Combination antiretroviral therapy (cART) has changed the natural history of HIV infection, a remarkable achievement that allows those individuals that can tolerate and are compliant with the regimen a survival rate that is getting closer to those that are not infected. However, despite this great success, cART has not eliminated HIV-associated neurocognitive disorders (HAND). Because HAND is progressive even in those taking cART, it has been suggested that the residual viral replication may be sufficient to maintain an inflammatory response that leads to neuronal injury. Thus better CNS penetrating agents should be useful. However, several reports suggest that cART itself may be neurotoxic and at least in part responsible for the persistence and progression of cognitive impairment. Adding to this scenario is the increased survival of HIV infected individuals which it means that the HIV infected population is getting older and the interaction cART- aging may be synergistic in terms of CNS injury. Defining the potential central nervous system (CNS) toxicity associated with cART exposure and its interaction with aging, will create the bases for changing current practices such as adjusting cART doses, especially in the elderly who may be more vulnerable to cART effect and investigating the best combinations of ART with least CNS toxicity. Findings from this research would also provide impetus to develop new drugs with a better CNS profile. Therefore, the primary aim of this proposal is to determine whether chronic exposure to cART alters brain structure and function and whether this differs in young versus older HIV infected individuals. The primary hypothesis is that chronic exposure to cART will affect neural function, as assessed by decreased resting cerebral blood flow (measured by arterial spin labeling) and alter white matter integrity as assessed by diffusion tensor imaging metrics [decreased fractional anisotropy (FA) and increased mean diffusivity (MD)]. These effects on brain structure and function will be more pronounced in older as compared to younger HIV infected subjects because the impact of cART on cellular energy homeostasis is expected to be greater in older vs. younger subjects. We have chosen changes in these neuroimaging biomarkers as primary outcomes of CNS injury because of their sensitivity although measurements of cognitive performance will be used as secondary outcomes. To investigate the interaction cART-aging and to estimate the contribution of HIV infection in subjects on stable cART and well controlled viral replication, we propose to establish a cohort of younger (40 subjects <50 years of age) and older (40 subjects e 50 years of age) ART naive subjects starting cART. These subjects will be age-matched to HIV- controls. An additional 30 HIV infected long-term non progressors will be enrolled to measure the effect of residual HIV replication on the brain in the absence of cART. It is expected that it will take 24-30 months to enroll the subjects who will then be followed for two years. Previous neuroimaging studies suggest observable changes within two years thus cART neurotoxicity, should be measurable within the two-year follow-up.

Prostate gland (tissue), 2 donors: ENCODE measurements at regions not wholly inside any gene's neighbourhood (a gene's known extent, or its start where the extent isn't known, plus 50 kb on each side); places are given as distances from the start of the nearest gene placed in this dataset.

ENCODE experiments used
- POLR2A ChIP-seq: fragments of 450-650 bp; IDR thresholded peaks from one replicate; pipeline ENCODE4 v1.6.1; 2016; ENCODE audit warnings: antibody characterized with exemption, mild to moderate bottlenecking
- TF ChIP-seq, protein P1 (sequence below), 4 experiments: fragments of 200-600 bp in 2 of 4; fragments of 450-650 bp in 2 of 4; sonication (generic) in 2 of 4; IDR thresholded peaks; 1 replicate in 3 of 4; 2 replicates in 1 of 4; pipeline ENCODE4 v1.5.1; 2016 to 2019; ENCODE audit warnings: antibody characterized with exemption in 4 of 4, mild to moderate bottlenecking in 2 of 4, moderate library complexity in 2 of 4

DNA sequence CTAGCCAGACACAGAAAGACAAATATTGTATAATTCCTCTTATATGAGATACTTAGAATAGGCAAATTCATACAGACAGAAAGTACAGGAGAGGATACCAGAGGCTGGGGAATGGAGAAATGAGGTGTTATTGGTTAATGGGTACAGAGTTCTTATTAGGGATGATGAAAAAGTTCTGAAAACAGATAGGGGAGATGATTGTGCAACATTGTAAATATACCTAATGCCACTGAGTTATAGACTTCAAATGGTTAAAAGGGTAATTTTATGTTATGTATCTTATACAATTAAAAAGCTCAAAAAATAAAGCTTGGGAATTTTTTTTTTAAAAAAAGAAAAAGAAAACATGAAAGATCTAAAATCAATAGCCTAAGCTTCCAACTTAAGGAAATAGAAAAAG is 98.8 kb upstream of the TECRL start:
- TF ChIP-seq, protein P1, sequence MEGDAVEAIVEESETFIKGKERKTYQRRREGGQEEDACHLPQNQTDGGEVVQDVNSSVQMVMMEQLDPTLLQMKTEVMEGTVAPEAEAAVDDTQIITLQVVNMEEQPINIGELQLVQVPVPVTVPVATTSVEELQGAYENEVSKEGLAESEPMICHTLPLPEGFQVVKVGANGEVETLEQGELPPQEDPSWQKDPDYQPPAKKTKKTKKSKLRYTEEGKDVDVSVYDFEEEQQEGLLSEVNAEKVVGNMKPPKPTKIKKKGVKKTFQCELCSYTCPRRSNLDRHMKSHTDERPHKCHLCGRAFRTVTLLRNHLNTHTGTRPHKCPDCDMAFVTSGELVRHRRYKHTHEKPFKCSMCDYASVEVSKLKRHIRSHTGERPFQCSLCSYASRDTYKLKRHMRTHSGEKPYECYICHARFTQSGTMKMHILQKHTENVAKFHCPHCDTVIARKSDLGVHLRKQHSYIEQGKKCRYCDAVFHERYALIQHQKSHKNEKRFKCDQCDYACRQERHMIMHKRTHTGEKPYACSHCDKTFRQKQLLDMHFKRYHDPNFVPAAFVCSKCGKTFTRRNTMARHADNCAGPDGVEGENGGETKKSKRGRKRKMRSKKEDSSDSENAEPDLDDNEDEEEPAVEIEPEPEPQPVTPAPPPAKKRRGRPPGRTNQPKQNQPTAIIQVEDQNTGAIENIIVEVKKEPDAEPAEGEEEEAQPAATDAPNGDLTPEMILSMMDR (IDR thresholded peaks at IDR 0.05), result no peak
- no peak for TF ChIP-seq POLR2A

Over a million people are thought to be HIV infected in the US. The availability of effective antiretroviral drugs has greatly enhanced the survival rate of HI infected individuals which is getting closer to the survival rate of those that are not infected. I is projected that by 2015 more than half of all HIV+ individuals in the U.S. will be over the age of 50. However, aging is associated with an increased risk of neurological disorders and there are significant concerns that chronic exposure to antiretroviral drugs may synergize with the aging process leading to brain injury and ultimately to poor mental health. The aims of this study are to investigate this interaction so that more individualized treatment regimens can be developed.